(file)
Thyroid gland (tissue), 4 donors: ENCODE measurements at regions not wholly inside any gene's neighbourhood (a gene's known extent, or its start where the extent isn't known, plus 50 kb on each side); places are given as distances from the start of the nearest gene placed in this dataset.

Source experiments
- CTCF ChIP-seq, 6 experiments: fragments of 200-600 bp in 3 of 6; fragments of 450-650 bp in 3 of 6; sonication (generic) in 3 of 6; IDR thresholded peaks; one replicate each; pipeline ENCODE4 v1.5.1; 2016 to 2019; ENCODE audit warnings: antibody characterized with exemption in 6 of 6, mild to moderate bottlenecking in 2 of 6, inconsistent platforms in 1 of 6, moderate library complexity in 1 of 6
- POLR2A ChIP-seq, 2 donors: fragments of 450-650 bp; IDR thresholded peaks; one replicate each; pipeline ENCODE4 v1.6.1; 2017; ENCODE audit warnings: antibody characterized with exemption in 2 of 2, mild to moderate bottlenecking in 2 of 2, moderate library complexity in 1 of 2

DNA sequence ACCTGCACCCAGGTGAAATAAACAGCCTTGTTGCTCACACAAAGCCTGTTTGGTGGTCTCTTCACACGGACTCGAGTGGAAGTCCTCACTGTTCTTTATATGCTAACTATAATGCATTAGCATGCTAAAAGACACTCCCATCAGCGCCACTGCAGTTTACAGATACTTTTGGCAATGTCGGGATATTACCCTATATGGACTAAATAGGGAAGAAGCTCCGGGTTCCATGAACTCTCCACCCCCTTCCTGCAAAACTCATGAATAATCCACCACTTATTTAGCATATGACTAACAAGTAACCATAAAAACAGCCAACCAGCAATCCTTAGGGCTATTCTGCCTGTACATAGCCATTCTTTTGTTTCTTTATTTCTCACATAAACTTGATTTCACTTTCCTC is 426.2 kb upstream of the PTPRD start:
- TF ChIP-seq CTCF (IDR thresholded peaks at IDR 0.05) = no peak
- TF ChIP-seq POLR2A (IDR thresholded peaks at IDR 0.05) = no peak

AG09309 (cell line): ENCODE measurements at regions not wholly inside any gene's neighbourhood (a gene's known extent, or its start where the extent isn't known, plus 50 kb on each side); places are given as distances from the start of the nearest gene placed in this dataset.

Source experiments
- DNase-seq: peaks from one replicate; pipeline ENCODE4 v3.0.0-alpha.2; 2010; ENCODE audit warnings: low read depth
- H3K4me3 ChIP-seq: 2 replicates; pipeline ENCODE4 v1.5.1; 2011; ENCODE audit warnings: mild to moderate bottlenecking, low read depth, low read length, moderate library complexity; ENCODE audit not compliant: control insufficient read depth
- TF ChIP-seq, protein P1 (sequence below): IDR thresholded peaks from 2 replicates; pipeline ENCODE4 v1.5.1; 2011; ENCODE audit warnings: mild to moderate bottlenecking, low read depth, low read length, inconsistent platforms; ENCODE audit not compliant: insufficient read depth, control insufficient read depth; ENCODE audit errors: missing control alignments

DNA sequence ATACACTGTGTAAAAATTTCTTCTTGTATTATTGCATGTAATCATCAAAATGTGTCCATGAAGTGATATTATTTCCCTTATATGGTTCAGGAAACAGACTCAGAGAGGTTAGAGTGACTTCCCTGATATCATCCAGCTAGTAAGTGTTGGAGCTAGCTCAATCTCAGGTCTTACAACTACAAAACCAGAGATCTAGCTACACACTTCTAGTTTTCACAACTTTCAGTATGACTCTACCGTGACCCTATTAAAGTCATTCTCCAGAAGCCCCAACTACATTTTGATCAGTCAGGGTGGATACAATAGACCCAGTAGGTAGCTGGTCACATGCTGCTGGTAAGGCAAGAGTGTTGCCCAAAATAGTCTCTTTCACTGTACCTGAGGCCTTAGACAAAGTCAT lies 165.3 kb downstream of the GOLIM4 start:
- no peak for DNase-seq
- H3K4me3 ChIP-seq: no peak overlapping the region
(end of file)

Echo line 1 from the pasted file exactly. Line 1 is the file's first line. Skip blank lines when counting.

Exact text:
Thyroid gland (tissue), 4 donors: ENCODE measurements at regions not wholly inside any gene's neighbourhood (a gene's known extent, or its start where the extent isn't known, plus 50 kb on each side); places are given as distances from the start of the nearest gene placed in this dataset.